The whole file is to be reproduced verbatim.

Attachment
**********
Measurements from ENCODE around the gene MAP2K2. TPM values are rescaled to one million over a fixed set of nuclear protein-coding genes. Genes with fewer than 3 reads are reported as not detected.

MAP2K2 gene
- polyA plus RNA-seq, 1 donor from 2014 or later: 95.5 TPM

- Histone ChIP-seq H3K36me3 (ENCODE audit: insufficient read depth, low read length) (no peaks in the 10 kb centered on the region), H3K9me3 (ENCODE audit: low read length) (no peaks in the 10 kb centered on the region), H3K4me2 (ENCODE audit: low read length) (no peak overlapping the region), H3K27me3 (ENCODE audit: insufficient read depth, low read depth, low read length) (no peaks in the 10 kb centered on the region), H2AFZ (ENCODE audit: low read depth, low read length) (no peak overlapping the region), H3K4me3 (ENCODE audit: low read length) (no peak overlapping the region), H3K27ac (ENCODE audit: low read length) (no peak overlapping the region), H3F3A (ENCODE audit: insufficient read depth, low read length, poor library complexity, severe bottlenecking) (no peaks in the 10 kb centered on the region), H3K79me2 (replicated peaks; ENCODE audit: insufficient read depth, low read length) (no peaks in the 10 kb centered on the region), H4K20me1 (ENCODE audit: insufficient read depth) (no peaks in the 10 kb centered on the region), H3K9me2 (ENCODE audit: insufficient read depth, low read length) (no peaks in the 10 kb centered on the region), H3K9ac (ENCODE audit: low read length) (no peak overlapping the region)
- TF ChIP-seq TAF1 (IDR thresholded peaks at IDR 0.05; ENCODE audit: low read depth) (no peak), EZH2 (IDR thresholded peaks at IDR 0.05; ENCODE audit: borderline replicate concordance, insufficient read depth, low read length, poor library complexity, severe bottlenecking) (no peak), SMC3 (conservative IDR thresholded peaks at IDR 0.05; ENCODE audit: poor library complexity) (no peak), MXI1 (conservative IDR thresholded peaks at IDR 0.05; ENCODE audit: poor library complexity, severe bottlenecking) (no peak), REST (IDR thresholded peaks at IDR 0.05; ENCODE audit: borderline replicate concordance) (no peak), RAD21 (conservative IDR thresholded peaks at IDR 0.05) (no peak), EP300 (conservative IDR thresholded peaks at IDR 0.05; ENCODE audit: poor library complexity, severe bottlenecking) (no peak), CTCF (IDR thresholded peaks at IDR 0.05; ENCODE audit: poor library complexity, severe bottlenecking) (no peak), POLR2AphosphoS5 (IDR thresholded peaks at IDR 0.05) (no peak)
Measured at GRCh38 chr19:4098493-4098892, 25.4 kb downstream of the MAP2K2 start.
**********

Measurements from ENCODE around the gene MAP2K2. TPM values are rescaled to one million over a fixed set of nuclear protein-coding genes. Genes with fewer than 3 reads are reported as not detected.

MAP2K2 gene
- polyA plus RNA-seq, 1 donor from 2014 or later: 95.5 TPM

- Histone ChIP-seq H3K36me3 (ENCODE audit: insufficient read depth, low read length) (no peaks in the 10 kb centered on the region), H3K9me3 (ENCODE audit: low read length) (no peaks in the 10 kb centered on the region), H3K4me2 (ENCODE audit: low read length) (no peak overlapping the region), H3K27me3 (ENCODE audit: insufficient read depth, low read depth, low read length) (no peaks in the 10 kb centered on the region), H2AFZ (ENCODE audit: low read depth, low read length) (no peak overlapping the region), H3K4me3 (ENCODE audit: low read length) (no peak overlapping the region), H3K27ac (ENCODE audit: low read length) (no peak overlapping the region), H3F3A (ENCODE audit: insufficient read depth, low read length, poor library complexity, severe bottlenecking) (no peaks in the 10 kb centered on the region), H3K79me2 (replicated peaks; ENCODE audit: insufficient read depth, low read length) (no peaks in the 10 kb centered on the region), H4K20me1 (ENCODE audit: insufficient read depth) (no peaks in the 10 kb centered on the region), H3K9me2 (ENCODE audit: insufficient read depth, low read length) (no peaks in the 10 kb centered on the region), H3K9ac (ENCODE audit: low read length) (no peak overlapping the region)
- TF ChIP-seq TAF1 (IDR thresholded peaks at IDR 0.05; ENCODE audit: low read depth) (no peak), EZH2 (IDR thresholded peaks at IDR 0.05; ENCODE audit: borderline replicate concordance, insufficient read depth, low read length, poor library complexity, severe bottlenecking) (no peak), SMC3 (conservative IDR thresholded peaks at IDR 0.05; ENCODE audit: poor library complexity) (no peak), MXI1 (conservative IDR thresholded peaks at IDR 0.05; ENCODE audit: poor library complexity, severe bottlenecking) (no peak), REST (IDR thresholded peaks at IDR 0.05; ENCODE audit: borderline replicate concordance) (no peak), RAD21 (conservative IDR thresholded peaks at IDR 0.05) (no peak), EP300 (conservative IDR thresholded peaks at IDR 0.05; ENCODE audit: poor library complexity, severe bottlenecking) (no peak), CTCF (IDR thresholded peaks at IDR 0.05; ENCODE audit: poor library complexity, severe bottlenecking) (no peak), POLR2AphosphoS5 (IDR thresholded peaks at IDR 0.05) (no peak)
Measured at GRCh38 chr19:4098493-4098892, 25.4 kb downstream of the MAP2K2 start.